A bacterium called listeria has been the subjects of many medical news headlines recently.
Sabra Dipping Co. announced that it will recall more than 30,000 cases of hummus because they were thought to be contaminated with the listeria bacteria.
According to the medical experts, once listeria infects a person, it causes symptoms like nausea, diarrhea and cramps.
The US Food and Drug Administration said there have not been any cases of illnesses reported so far.
Although most people who suffer from listeriosis will get better, if the listeria bacterium invades the bloodstream, spinal cord or the patient’s brain with a weak immune system and cannot fight the bacteria, it can be fatal.
According to the Centers for Disease Control and Prevention, those who can be affected by a serious listeria infection are pregnant women, the newborn infants, people who are older than 64 and people who have a weak immune system because of diseases like cancer or HIV.
Medical experts say that a listeria infection can lead to miscarriage and preterm labor, as well as meningitis, inflammation of the brain membrane and spinal cord. It can also lead to encephalitis, which is the inflammation of the brain.
According to recent reports, approximately 1,600 American people get infected with listeria annually. CDC says it’s likely that more people who have symptoms like cramps, diarrhea and nausea are actually infected with listeria but choose not to go to a doctor for a correct diagnosis. Instead, they prefer to treat themselves with over-the-counter medications.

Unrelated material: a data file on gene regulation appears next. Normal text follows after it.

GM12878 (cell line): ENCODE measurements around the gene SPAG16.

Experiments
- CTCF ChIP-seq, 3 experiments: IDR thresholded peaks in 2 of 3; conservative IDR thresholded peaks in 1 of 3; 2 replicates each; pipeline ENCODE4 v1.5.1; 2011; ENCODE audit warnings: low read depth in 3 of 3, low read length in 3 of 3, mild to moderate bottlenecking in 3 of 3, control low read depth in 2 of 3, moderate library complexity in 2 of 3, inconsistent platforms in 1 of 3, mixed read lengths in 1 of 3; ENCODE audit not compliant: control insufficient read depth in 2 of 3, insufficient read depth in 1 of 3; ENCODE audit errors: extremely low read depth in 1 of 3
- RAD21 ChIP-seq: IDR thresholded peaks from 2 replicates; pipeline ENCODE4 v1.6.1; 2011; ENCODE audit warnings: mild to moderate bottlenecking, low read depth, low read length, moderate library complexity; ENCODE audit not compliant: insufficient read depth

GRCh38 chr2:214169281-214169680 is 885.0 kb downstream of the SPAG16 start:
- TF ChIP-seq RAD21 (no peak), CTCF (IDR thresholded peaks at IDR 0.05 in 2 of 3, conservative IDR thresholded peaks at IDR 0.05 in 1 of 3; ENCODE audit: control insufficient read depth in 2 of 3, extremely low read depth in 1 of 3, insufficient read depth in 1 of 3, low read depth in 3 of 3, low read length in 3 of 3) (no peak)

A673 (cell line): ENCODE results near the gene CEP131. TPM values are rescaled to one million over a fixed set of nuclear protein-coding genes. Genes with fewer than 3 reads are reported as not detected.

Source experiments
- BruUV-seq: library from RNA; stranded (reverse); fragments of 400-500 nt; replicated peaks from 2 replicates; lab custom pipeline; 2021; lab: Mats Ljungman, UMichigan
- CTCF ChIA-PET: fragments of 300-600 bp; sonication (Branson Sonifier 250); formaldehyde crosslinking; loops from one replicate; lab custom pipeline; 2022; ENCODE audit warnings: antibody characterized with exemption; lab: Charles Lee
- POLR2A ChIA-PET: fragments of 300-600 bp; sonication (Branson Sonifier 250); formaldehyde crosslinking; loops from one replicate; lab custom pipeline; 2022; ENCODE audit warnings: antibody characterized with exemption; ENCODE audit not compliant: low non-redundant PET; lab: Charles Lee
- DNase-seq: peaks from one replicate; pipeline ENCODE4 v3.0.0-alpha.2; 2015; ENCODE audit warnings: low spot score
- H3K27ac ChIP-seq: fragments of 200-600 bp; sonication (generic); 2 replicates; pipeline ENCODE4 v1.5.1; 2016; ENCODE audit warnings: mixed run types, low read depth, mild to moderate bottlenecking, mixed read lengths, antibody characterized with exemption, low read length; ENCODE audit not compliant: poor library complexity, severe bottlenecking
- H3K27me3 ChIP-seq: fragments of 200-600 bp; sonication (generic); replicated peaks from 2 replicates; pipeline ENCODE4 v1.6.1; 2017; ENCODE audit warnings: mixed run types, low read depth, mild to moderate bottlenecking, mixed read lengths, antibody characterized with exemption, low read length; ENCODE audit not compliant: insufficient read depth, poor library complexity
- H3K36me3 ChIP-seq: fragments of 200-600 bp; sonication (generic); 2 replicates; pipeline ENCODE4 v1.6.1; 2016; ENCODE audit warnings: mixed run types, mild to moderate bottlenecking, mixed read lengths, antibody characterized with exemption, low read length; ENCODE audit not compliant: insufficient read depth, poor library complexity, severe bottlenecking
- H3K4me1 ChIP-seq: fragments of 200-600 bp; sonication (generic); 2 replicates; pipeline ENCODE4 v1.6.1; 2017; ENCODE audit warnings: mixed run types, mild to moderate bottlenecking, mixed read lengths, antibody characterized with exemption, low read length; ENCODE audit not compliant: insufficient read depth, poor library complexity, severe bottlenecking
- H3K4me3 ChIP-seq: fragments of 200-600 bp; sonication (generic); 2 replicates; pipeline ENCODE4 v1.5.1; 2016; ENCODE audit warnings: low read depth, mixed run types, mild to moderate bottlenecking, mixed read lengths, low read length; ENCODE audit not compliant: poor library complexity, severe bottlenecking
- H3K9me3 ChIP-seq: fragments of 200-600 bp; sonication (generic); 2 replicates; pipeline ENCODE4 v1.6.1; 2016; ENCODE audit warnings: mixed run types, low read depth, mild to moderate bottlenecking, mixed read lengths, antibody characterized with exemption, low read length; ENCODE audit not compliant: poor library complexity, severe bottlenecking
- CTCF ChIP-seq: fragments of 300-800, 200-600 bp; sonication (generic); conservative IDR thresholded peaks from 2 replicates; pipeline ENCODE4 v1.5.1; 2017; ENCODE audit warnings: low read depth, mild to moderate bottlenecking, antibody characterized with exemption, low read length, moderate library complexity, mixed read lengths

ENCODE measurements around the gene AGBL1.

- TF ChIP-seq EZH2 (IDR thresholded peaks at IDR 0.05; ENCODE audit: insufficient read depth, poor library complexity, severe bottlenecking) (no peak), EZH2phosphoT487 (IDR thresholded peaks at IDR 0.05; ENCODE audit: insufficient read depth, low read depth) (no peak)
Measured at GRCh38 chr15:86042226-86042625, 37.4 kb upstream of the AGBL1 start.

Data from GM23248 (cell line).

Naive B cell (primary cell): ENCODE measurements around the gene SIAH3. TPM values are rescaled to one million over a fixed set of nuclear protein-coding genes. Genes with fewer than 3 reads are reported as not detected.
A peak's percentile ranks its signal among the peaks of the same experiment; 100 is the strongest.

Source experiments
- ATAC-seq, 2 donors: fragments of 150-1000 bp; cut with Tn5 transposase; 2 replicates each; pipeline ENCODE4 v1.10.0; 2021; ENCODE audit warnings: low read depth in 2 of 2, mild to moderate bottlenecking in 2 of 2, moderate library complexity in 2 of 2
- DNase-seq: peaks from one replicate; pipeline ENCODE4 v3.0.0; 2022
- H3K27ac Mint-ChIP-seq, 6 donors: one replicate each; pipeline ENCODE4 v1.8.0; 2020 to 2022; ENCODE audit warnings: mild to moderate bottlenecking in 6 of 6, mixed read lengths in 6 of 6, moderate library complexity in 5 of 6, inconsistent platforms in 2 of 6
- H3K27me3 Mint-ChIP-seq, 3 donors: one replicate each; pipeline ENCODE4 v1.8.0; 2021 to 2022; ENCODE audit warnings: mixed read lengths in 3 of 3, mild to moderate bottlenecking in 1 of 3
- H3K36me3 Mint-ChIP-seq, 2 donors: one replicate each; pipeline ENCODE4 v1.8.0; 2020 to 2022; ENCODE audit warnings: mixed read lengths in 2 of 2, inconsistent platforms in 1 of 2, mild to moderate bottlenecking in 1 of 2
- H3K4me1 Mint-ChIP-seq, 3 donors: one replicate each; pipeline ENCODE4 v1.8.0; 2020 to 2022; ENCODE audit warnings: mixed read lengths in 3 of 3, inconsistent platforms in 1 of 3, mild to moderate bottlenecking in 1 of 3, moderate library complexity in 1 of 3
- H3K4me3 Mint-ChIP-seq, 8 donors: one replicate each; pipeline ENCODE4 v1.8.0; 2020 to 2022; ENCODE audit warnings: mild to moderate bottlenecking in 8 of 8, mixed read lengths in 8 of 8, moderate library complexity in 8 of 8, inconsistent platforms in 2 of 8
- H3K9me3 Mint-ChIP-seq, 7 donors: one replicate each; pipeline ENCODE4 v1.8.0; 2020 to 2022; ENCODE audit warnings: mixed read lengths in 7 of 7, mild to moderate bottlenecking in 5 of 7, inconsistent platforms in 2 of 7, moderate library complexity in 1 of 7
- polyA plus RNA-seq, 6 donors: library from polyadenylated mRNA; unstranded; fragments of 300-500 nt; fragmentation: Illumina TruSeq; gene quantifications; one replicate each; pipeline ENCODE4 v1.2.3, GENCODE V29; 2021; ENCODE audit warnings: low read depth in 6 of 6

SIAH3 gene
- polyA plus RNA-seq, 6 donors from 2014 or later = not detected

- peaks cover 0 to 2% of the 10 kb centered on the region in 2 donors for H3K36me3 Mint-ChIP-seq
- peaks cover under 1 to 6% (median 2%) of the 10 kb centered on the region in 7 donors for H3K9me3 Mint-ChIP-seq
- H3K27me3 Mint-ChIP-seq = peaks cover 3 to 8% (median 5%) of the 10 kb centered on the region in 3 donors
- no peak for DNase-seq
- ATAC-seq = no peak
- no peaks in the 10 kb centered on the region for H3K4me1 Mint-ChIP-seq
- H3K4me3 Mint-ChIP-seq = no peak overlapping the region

Also, listeria is the third form of food poisoning that is fatal in the US. CDC officials said that approximately 48 million Americans get food poisoning every year, and almost 3,000 die because of this.
The hummus recall happened before there was any listeria contamination and no one got sick.
Bill Marler, a food safety attorney from Seattle, said that the listeria bacterium was discovered during a routine food inspection by the Michigan food officials. They were inspecting some food items in a Kroger supermarket when they discovered that the hummus was infected, according to Marler.
The hummus recall was a very efficient move because it took the products off the market before anyone consumed it and got sick. Also, this helps companies be more careful in these manufacturing facilities.
“Once that bug gets into a cold, damp environment, it’s really hard to get rid of. Hopefully, this will prompt more frequent cleaning and environmental testing within facilities.”
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